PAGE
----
Sovereign rating and banks downgraded
Growing public debt burden
cited as driver behind measure
Moody's Investors Service has downgraded Lebanon's government bond ratings to B2 from B1, this week and maintained the negative outlook.
The principal driver of Moody's decision is the rise in the country's debt burden, a report of the rating agency said. Moody’s estimates the 2015 government debt to reach close to 140 percent of the Gross Domestic Product (GDP), the third highest among all rated sovereigns. Government debt has risen every year since 2011, when it was at 123 percent.
Other debt metrics, such as annual gross financing needs, interest payments as a share of government revenue and debt to revenue, indicated an even greater burden, the report said. Moody’s projects that the Government debt will reach 632 percent of its revenues next year, the second highest among all rated sovereigns.
The second driver of the rating action is the adverse spillover effects of the Syrian crisis. A combination of lower growth and ongoing political paralysis from this situation has led to a large increase in the fiscal deficit, in turn raising the debt burden.
“We cannot ignore the importance of Moody’s downgrade, but the impact on the economy would be greater if this downgrade came from Standard and Poor’s. The scope of rating by S&P is wider and also covers the banking sector,” said former Finance Minister Raya Hassan. “The financial risks facing Lebanon are already contained by the market and the parties exposed to the sovereign debt, mainly banks,” she said.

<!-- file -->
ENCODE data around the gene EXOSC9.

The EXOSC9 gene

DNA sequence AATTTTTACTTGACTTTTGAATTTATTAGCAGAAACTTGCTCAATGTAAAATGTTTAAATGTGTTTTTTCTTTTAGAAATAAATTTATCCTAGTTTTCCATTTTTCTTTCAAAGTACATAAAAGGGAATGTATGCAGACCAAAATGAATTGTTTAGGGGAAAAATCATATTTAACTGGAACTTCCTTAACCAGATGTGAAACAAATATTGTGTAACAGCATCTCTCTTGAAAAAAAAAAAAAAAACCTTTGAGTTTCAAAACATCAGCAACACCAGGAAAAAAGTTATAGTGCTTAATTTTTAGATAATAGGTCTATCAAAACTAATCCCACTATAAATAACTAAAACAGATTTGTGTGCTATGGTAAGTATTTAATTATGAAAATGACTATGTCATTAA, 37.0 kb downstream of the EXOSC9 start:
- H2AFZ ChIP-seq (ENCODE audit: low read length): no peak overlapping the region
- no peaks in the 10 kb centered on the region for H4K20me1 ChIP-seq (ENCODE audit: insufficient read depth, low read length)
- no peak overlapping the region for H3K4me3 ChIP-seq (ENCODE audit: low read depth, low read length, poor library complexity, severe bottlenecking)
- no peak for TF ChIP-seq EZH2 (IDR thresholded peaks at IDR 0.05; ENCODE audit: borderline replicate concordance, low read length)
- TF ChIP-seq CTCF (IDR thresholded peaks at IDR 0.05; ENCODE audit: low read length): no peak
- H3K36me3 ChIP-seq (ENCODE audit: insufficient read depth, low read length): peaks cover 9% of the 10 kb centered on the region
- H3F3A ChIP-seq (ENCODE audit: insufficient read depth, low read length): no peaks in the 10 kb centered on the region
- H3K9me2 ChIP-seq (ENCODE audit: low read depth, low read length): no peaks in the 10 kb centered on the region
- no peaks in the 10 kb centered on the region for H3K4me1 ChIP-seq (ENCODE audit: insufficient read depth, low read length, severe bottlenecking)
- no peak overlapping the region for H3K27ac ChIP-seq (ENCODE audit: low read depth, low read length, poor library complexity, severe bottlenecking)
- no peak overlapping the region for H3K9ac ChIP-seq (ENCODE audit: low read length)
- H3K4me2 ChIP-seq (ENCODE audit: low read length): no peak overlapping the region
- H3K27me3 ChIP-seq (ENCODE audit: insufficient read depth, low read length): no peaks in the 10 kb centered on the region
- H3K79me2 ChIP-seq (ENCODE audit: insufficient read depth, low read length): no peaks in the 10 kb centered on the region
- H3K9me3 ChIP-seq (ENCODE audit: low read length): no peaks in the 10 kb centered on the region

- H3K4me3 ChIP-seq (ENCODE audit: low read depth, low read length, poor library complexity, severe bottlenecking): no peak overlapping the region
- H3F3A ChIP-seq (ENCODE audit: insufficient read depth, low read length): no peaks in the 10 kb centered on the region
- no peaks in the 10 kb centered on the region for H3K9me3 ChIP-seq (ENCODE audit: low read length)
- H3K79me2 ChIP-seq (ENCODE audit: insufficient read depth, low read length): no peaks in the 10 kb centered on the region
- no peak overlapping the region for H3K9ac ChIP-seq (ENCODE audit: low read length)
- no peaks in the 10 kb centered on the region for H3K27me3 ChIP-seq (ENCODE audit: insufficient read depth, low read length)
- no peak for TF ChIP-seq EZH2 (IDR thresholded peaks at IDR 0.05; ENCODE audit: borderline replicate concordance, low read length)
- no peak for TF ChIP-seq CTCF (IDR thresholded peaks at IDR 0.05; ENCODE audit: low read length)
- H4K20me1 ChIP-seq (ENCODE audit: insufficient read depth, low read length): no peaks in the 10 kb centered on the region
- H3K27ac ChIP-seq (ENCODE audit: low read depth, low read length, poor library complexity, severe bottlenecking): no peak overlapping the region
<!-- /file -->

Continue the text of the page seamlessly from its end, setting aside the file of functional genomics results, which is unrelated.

Moody’s forecasted that GDP will only average 2.1 percent in 2015. The fiscal deficit has been rising since 2011 and will likely average closer to ten percent of GDP in 2014 and 2015.
Given the negative outlook, Moody’s said that an upgrade of the sovereign rating is unlikely over the medium term. However, Moody’s would return the rating outlook to stable in the event the debt metrics stop rising and the risk of political spillover from Syria's conflict diminishes.
Any upward ratings movement is contingent on a significant improvement in government finances, which would reduce the budget deficit and lower the government's borrowing requirements, the report said.
Moody's could downgrade Lebanon's B2 government bond rating, in the event of a further deterioration of the country's main debt metrics or an intensification of domestic political turmoil.
Following the downgrade of Lebanon’s sovereign rating, Moody’s also downgraded the ratings of Bank Audi, Blom Bank and Byblos Bank, to B2 from B1, with a negative outlook. The reason for this action is the direct exposure of these banks to the sovereign debt risk, and their regional expansion is not sufficient to compensate for this risk exposure. “Banks have been resilient and have maintained depositors’ confidence, but have been subject to many pressures in recent years,” said Hassan.
Reported by Leila Rahbani
Date Posted: Dec 19, 2014